Methods to Combat the COVID-19 Coronavirus

Discussion in 'Present & Current Events' started by Thomas R. Morrison, Mar 15, 2020.

  1. Thomas R. Morrison

    Thomas R. Morrison Administrator

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    The novel coronavirus COVID-19 is sweeping across the world and the official numbers here in the US are grossly misleading. A medically reasonable assumption is that >1% of the US population is already infected and the vast majority of those people haven’t yet begun to exhibit symptoms[1]. If there are 50 official cases in your area then there are probably roughly 50,000 people in your vicinity with the virus right now and it’s communicable for days before symptoms appear.

    Our officials have failed to act and now it’s too late to prevent it from sweeping through our country, but we can learn from the very effective steps that were taken in Taiwan and China and save many predominantly older lives by simply acting intelligently and responsibly right now.

    #1 – Limit your movements and work at home if at all possible. The widespread adoption of social distancing dramatically reduces the contagion rate from over 2 (resulting in the exponential infection rate that we’re seeing right now), to a rate of under 1 – which reverses the spread and turns the rising number of cases into a dropping number of cases.

    #2 – Sanitize your hands frequently and don’t touch your mouth or nose or eyes (a mask and goggles are very useful for this). This thing can survive on plastic and metal surfaces for 3-9 days[1,3] and can remain contagious in microscopic droplets in the air for 3 hours[2] so try not to touch door handles and other publicly used surfaces. If you must do so wear disposable surgical gloves or a paper towel to protect your hands, or at least sanitize your hands promptly after doing so.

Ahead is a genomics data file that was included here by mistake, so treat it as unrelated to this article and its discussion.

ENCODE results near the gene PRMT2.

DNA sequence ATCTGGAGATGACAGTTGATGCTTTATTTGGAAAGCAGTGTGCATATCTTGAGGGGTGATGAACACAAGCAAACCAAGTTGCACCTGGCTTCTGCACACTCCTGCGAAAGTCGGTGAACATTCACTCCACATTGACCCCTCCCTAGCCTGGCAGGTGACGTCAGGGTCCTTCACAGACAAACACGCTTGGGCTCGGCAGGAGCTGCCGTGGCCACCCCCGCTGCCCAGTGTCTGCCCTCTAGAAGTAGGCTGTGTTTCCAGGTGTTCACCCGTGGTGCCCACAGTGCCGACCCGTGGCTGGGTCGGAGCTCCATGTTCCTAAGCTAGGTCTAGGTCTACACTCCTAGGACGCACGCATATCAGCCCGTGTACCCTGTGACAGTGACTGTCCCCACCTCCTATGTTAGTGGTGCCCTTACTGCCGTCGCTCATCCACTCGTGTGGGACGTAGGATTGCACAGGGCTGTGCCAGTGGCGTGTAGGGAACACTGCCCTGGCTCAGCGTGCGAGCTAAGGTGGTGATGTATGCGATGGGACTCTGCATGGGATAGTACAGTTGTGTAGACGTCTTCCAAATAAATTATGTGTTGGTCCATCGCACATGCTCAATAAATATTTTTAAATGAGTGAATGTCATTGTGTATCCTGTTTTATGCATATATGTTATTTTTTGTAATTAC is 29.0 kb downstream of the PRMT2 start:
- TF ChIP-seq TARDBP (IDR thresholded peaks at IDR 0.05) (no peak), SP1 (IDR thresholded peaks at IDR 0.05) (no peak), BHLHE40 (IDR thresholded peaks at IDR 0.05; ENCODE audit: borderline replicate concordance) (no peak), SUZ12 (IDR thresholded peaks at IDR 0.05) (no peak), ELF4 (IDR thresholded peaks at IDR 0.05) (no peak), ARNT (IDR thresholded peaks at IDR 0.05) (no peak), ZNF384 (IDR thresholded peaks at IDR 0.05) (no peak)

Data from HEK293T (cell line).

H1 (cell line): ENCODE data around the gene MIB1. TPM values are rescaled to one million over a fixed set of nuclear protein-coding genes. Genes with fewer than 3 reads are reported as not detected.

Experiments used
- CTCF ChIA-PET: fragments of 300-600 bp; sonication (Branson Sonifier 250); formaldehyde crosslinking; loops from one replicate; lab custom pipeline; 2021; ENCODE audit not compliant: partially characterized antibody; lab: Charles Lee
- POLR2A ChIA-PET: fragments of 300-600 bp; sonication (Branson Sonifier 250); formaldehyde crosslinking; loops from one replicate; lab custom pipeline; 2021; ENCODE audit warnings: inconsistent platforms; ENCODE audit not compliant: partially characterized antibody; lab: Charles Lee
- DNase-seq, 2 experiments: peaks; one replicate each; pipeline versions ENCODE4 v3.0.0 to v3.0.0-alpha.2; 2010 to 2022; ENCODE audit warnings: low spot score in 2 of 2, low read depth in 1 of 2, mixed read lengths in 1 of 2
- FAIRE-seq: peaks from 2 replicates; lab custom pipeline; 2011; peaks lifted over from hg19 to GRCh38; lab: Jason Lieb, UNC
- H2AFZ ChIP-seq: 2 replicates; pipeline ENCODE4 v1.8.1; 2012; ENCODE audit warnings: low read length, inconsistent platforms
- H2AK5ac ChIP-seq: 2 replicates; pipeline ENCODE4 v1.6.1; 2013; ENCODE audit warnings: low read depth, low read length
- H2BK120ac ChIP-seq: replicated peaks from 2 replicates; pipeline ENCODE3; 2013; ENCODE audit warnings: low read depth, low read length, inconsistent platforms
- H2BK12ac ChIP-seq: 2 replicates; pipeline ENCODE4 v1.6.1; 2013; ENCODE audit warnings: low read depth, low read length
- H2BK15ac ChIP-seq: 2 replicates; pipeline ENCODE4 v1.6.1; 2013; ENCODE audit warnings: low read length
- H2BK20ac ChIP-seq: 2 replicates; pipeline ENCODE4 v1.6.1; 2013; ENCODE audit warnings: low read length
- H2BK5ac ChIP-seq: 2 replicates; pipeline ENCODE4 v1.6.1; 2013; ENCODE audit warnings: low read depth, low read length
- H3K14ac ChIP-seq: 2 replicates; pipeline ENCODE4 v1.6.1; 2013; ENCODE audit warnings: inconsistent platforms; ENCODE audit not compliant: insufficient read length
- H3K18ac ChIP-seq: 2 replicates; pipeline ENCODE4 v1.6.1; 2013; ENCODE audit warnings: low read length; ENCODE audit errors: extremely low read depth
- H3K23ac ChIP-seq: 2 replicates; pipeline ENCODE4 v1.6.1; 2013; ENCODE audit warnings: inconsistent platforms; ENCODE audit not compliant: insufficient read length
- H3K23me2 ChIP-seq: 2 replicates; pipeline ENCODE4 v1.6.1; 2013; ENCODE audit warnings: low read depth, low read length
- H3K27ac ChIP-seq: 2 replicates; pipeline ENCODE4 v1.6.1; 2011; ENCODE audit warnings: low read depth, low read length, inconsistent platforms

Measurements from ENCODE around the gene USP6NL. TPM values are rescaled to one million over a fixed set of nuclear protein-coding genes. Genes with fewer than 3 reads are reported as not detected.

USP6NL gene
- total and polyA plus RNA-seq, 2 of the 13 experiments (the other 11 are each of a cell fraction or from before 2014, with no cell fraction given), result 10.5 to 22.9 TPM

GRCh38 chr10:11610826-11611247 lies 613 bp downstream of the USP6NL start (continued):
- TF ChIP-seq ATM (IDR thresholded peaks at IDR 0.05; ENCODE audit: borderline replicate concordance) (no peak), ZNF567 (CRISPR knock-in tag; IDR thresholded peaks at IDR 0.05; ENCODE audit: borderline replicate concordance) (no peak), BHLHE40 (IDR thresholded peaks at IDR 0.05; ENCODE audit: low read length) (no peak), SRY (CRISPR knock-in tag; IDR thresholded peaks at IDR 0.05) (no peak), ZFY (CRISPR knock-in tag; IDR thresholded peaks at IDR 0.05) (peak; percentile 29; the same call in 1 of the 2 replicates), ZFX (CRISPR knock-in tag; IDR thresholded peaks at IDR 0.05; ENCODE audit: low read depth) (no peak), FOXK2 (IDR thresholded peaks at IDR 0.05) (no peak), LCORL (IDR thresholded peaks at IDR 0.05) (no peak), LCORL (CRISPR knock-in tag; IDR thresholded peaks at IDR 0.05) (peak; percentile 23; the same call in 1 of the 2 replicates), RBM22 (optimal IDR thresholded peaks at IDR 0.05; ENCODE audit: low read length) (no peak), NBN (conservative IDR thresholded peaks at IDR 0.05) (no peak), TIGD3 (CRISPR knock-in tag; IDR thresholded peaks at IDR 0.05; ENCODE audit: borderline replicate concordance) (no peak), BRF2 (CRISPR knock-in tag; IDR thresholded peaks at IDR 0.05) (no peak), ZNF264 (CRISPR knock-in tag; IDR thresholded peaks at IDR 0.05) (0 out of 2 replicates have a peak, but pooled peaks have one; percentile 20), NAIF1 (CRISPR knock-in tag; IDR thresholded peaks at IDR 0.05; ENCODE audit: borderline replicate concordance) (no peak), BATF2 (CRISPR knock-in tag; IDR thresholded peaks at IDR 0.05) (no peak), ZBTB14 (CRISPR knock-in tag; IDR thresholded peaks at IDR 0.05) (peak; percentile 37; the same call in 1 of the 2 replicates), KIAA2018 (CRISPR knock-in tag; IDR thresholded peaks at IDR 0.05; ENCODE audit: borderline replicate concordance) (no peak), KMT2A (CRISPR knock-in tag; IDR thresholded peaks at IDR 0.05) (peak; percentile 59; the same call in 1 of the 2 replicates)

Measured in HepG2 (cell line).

There are some excellent information resources available that can answer most of our questions, so I’m posting them below and will update these links as I find superior information.

    Be safe, be smart, and don’t panic – the vast majority of us can get through this infection without developing any severe symptoms, but the better we do at responding intelligently to this then the more lives we will save, so let’s all do that.

    Here’s a good overview of the pandemic and the powerful effect of the measures that we can all take right now:

    "Coronavirus: Why You Must Act Now," Tomas Pueyo, Medium, Updated March 13, 2020


    Here’s how to make disinfectants that are effective against the COVID-19 virus using commonly available household chemicals:

    “disinfectants with 62-71% ethanol (rubbing alcohol), 0.5% hydrogen peroxide or 0.1% sodium hypochlorite (chlorine bleach solution at 1/3 cup per gallon of water) can ‘efficiently’ inactivate coronaviruses within a minute, according to the study.”
    How long can the new coronavirus last on surfaces? | Live Science

    I'm keeping a solution of 1/2 cup of bleach per 1 gallon of water in three sprayers:

    - a mini sprayer with a cap that I keep in my pocket so I can sterilize my hands or anything else that I want to disinfect wherever I go

    - a medium sprayer plus a roll of paper towels and a box of disposable latex surgical gloves in the car so I can disinfect my hands and steeling wheel and door handles whenever I want, and

    - a large sprayer and a box of disposable latex surgical gloves at home for home use

    [1] "Ohio health official estimates 100,000 people in state have coronavirus," Peter Sullivan, The Hill, March 12, 2020

    "We know now, just the fact of community spread, says that at least 1 percent, at the very least, 1 percent of our population is carrying this virus in Ohio today," Acton said.
    Ohio health official estimates 100,000 people in state have coronavirus

    [2] "Tests indicate coronavirus can survive in the air" (for three hours), John Bowden, The Hill, March 11, 2019
    Tests indicate coronavirus can survive in the air

    [3] "Persistence of coronaviruses on inanimate surfaces and their inactivation with biocidal agents," Journal of Hospital Infection, March 2020